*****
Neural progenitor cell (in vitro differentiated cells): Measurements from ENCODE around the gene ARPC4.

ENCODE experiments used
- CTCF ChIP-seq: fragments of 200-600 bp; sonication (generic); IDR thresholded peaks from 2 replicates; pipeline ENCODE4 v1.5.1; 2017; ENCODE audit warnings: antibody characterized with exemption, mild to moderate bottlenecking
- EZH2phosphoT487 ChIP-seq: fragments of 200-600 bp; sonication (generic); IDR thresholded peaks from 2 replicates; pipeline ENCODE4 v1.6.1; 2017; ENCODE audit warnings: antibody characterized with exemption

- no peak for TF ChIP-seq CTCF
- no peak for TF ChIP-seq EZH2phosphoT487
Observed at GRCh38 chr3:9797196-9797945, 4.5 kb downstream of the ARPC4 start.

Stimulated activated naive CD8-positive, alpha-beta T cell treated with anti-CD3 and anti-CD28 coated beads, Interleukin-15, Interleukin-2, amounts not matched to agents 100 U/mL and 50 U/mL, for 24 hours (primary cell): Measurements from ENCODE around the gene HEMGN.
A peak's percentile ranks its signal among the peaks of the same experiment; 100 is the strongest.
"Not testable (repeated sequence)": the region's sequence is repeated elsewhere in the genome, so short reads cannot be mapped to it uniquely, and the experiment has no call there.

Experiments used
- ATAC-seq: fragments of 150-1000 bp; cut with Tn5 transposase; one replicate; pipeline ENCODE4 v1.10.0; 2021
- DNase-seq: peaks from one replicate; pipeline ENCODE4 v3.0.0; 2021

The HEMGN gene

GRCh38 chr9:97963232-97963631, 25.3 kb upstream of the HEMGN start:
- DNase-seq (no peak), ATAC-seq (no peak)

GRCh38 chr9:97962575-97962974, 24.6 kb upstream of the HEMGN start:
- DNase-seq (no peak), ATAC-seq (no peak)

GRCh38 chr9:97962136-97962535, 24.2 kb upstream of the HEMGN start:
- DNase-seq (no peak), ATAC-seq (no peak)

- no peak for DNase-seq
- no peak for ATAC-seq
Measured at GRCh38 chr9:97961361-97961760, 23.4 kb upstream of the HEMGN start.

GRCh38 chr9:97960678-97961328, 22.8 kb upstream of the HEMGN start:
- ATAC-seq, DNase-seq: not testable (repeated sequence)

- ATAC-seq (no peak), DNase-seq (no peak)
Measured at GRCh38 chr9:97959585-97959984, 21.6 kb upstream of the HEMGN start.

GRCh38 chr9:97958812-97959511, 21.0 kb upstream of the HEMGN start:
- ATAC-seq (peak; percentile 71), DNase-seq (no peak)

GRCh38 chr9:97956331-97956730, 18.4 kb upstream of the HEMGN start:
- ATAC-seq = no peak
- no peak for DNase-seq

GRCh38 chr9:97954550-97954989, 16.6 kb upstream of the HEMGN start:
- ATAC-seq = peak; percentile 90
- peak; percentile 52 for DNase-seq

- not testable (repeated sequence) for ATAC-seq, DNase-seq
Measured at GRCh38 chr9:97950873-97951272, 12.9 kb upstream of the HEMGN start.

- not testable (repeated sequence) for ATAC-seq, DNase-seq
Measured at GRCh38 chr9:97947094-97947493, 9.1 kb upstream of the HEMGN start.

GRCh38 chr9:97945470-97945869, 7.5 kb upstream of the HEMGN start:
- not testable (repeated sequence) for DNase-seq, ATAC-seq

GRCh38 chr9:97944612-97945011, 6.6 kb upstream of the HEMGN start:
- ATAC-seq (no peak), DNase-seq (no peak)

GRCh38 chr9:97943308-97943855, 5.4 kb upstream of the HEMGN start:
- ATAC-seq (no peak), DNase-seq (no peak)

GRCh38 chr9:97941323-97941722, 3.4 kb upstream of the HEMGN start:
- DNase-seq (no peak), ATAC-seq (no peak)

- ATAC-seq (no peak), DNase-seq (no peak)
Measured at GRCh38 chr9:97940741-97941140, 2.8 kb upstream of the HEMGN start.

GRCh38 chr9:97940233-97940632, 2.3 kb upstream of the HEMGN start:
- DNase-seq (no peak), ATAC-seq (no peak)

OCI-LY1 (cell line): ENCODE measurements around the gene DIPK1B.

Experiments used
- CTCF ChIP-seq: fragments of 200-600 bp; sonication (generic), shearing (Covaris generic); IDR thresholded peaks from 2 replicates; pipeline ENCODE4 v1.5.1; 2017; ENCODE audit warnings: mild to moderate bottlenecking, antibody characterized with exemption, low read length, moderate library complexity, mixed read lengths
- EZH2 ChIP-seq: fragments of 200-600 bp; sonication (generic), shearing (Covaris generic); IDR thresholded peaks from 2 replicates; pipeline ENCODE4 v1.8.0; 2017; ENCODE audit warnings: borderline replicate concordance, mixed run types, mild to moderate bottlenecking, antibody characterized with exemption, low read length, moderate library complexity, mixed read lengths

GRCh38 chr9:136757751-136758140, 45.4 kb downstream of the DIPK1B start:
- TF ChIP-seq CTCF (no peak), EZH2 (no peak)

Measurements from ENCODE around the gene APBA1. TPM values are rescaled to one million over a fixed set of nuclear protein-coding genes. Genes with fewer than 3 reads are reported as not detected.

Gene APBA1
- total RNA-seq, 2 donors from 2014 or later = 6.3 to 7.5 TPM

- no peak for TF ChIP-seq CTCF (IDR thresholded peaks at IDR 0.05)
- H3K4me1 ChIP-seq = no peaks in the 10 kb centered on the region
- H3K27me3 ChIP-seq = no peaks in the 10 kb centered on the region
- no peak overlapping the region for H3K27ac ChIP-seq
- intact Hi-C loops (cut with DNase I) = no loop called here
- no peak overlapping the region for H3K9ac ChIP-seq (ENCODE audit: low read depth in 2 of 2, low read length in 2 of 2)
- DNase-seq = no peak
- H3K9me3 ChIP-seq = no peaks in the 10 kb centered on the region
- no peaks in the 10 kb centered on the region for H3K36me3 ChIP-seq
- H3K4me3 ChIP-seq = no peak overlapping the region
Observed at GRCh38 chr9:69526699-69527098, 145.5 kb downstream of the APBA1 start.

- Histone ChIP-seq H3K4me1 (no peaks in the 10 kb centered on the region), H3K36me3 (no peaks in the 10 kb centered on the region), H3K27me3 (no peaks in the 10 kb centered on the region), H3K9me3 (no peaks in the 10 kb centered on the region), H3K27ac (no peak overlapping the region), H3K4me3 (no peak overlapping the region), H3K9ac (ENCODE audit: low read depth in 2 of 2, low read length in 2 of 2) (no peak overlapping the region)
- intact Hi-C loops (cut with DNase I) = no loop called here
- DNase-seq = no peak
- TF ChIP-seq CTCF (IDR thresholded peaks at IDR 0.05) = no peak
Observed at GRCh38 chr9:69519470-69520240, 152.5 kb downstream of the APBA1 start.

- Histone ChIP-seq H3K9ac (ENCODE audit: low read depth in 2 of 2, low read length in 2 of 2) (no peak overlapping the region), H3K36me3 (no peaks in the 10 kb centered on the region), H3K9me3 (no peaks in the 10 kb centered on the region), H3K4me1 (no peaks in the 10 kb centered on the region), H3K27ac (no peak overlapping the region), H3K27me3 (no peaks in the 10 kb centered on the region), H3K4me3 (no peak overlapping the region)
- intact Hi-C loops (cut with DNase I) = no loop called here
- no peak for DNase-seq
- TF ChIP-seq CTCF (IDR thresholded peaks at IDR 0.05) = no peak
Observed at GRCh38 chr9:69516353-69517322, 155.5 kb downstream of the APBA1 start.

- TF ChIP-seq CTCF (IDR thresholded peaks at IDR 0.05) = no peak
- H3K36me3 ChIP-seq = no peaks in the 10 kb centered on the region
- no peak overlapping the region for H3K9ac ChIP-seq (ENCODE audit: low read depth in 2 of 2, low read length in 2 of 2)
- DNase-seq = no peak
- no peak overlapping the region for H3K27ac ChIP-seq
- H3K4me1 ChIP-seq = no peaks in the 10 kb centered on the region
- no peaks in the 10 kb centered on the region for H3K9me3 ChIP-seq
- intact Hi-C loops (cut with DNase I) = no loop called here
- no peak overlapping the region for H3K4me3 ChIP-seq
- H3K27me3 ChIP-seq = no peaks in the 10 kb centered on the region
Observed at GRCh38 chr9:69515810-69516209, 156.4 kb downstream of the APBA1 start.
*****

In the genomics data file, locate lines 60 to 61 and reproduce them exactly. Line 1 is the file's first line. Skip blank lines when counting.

- total RNA-seq, 2 donors from 2014 or later = 6.3 to 7.5 TPM

- no peak for TF ChIP-seq CTCF (IDR thresholded peaks at IDR 0.05)